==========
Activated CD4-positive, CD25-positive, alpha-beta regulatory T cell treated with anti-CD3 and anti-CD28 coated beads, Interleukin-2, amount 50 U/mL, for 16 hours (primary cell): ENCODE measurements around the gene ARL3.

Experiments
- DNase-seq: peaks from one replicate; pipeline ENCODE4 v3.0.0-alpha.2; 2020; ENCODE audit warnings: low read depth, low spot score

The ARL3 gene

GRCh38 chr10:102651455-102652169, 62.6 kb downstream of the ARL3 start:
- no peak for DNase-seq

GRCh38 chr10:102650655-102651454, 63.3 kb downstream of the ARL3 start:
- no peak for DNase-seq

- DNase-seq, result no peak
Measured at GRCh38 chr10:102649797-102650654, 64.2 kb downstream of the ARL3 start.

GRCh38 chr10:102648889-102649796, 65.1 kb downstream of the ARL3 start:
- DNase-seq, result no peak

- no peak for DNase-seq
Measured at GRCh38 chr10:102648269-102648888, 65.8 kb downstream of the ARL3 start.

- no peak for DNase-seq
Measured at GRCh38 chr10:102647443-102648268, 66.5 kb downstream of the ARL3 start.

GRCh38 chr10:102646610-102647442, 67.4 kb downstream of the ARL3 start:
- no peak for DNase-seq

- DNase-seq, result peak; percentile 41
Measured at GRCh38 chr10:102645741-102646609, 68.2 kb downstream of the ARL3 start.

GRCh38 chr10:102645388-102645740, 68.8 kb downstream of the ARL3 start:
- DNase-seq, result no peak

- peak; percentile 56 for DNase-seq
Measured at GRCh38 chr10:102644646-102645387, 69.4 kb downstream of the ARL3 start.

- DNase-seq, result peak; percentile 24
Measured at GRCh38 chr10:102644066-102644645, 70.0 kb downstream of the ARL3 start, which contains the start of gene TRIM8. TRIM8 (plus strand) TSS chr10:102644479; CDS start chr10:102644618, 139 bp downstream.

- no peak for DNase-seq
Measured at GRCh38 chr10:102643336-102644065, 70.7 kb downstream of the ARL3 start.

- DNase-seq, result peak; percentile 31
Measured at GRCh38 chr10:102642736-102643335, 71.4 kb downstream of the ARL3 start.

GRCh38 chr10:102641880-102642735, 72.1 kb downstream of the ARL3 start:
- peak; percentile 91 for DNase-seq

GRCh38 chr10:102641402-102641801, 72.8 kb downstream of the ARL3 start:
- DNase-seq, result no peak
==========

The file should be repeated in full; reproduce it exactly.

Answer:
Activated CD4-positive, CD25-positive, alpha-beta regulatory T cell treated with anti-CD3 and anti-CD28 coated beads, Interleukin-2, amount 50 U/mL, for 16 hours (primary cell): ENCODE measurements around the gene ARL3.

Experiments
- DNase-seq: peaks from one replicate; pipeline ENCODE4 v3.0.0-alpha.2; 2020; ENCODE audit warnings: low read depth, low spot score

The ARL3 gene

GRCh38 chr10:102651455-102652169, 62.6 kb downstream of the ARL3 start:
- no peak for DNase-seq

GRCh38 chr10:102650655-102651454, 63.3 kb downstream of the ARL3 start:
- no peak for DNase-seq

- DNase-seq, result no peak
Measured at GRCh38 chr10:102649797-102650654, 64.2 kb downstream of the ARL3 start.

GRCh38 chr10:102648889-102649796, 65.1 kb downstream of the ARL3 start:
- DNase-seq, result no peak

- no peak for DNase-seq
Measured at GRCh38 chr10:102648269-102648888, 65.8 kb downstream of the ARL3 start.

- no peak for DNase-seq
Measured at GRCh38 chr10:102647443-102648268, 66.5 kb downstream of the ARL3 start.

GRCh38 chr10:102646610-102647442, 67.4 kb downstream of the ARL3 start:
- no peak for DNase-seq

- DNase-seq, result peak; percentile 41
Measured at GRCh38 chr10:102645741-102646609, 68.2 kb downstream of the ARL3 start.

GRCh38 chr10:102645388-102645740, 68.8 kb downstream of the ARL3 start:
- DNase-seq, result no peak

- peak; percentile 56 for DNase-seq
Measured at GRCh38 chr10:102644646-102645387, 69.4 kb downstream of the ARL3 start.

- DNase-seq, result peak; percentile 24
Measured at GRCh38 chr10:102644066-102644645, 70.0 kb downstream of the ARL3 start, which contains the start of gene TRIM8. TRIM8 (plus strand) TSS chr10:102644479; CDS start chr10:102644618, 139 bp downstream.

- no peak for DNase-seq
Measured at GRCh38 chr10:102643336-102644065, 70.7 kb downstream of the ARL3 start.

- DNase-seq, result peak; percentile 31
Measured at GRCh38 chr10:102642736-102643335, 71.4 kb downstream of the ARL3 start.

GRCh38 chr10:102641880-102642735, 72.1 kb downstream of the ARL3 start:
- peak; percentile 91 for DNase-seq

GRCh38 chr10:102641402-102641801, 72.8 kb downstream of the ARL3 start:
- DNase-seq, result no peak